Take One

It was time to start unfolding a sensible configuration for the three high level areas left standing (the communal camping area had in the meantime found a better place to live outside of this central area):

  • The homestead gardens (mum grabbed this crayon)
  • The barn and utility areas (dad grabbed this one)
  • The village green (my wife, Manda grabbed this one)

Here is the actual shapes that emerged…

…and here are some overlaid versions clarifying what happened. First, Manda outlined a provisional spot for the village green like this…

…Dad then outlined an area for the barn and associated utility area here (obviously including the barn)…

…then mum drew in a line enclosing the rough location of the homestead and gardens (obviously including the house)…

“ohh” she exclaimed happily, editing her first line a little to introduce a dip by the lake there, “its a heart shape!”1

Take Two

Before our next design session we all spent much time walking, feeling, and looking for ways in which the above sketch was wrong. Ways that it could better grow out of the site and take it toward the vision that had been articulated.

Quite a few issues with the foregoing layout came up, including:

  • the right-hand side of the barn was already set up as accommodation for guests, meaning it didn’t belong in the utility area.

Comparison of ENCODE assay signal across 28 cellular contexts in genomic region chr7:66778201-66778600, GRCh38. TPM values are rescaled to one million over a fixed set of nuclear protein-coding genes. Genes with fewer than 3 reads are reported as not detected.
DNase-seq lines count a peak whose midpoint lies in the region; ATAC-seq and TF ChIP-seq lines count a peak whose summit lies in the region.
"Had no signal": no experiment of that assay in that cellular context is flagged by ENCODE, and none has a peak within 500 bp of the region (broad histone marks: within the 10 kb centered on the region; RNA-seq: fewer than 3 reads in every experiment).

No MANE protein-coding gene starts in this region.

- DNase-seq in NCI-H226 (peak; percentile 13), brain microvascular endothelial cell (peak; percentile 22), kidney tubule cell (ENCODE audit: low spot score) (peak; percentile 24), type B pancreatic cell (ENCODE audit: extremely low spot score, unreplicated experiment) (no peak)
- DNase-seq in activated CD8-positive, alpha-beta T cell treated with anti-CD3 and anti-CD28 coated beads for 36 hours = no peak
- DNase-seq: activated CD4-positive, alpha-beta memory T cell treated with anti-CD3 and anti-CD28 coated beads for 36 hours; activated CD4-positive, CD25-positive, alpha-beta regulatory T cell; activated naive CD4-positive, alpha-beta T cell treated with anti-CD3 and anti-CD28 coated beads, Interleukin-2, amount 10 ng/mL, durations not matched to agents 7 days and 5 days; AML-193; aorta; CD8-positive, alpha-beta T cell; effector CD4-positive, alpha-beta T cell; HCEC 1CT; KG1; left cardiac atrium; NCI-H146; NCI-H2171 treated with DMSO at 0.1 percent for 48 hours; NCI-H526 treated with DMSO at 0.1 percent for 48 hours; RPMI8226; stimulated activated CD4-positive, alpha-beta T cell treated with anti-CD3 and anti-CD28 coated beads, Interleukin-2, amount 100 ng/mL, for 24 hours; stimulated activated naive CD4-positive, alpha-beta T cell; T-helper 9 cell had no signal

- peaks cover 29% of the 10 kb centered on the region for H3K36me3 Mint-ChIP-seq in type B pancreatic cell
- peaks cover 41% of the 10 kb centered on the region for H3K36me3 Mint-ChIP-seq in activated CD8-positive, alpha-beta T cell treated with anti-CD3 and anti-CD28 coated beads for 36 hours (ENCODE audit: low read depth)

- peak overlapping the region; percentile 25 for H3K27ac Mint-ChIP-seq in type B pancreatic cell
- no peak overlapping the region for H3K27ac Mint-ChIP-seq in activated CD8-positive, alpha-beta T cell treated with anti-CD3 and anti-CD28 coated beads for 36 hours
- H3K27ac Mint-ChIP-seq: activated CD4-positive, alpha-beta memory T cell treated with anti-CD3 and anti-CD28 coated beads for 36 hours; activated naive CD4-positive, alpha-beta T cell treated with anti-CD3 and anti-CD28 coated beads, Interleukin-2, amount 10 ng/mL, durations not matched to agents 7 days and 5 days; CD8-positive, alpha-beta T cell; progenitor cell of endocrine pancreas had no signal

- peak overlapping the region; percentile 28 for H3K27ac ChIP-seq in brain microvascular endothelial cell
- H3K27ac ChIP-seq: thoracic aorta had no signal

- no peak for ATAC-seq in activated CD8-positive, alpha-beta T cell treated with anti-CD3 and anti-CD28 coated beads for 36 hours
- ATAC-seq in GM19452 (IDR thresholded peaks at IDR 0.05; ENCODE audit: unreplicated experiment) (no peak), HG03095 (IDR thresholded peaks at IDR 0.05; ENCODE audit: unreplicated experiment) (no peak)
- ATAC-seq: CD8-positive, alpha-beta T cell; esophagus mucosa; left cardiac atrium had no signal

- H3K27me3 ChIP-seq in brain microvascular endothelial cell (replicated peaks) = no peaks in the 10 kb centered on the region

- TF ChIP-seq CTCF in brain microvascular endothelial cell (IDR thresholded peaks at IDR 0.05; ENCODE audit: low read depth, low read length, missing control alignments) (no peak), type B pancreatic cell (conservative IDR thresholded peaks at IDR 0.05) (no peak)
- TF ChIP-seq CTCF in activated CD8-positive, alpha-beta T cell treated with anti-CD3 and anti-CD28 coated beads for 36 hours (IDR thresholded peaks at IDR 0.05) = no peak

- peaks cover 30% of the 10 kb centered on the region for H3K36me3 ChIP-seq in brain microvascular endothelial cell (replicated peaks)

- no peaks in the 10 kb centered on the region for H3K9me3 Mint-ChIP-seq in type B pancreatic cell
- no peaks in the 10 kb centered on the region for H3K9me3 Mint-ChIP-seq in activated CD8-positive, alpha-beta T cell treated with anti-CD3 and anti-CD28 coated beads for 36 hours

• same for the cabins

Here is where the second round got us:

This diagram brings out the high-level pattern:   

Where the spaces in between became vegetated “connective tissue:”

From this…

to this…

Now by this stage mum was itching to start planting out her homestead garden, meaning we left the other areas for the moment to focus in on the homestead garden design process…

…which we’ll start sharing in the next post. Good on you if you made it this far, and catch you then!

Endnotes

  1. An example of a design process becoming less organic in the very act of imposing an organ! For an organ is a harmoniously functioning part of the greater whole it unfolds within, not something that can be copied and pasted from one whole to another (as often happens in the case of leaf or flower-shaped garden beds).

2 Comments

  1. So when’s the book coming out? 😉 You’ve unpacked so much in this post and the previous; your design process is much more clearly articulated than what I learned in my PDC. But it deserves a more stable and structured medium than a blog! So much good stuff; I want to be able to refer back to it!

    (I realise that you’re using this blog to flesh out your own understanding — in a generative way, no less! So I guess it truly is a good medium. Still, despite the fact that your ideas are still ‘unfolding’ (see what I did there) they seem awfully ready-to-use already.)

    1. Good to hear from you Paul! Thanks for your encouraging comment. Re the book, maybe check in a few years, see how I’m going with it 😉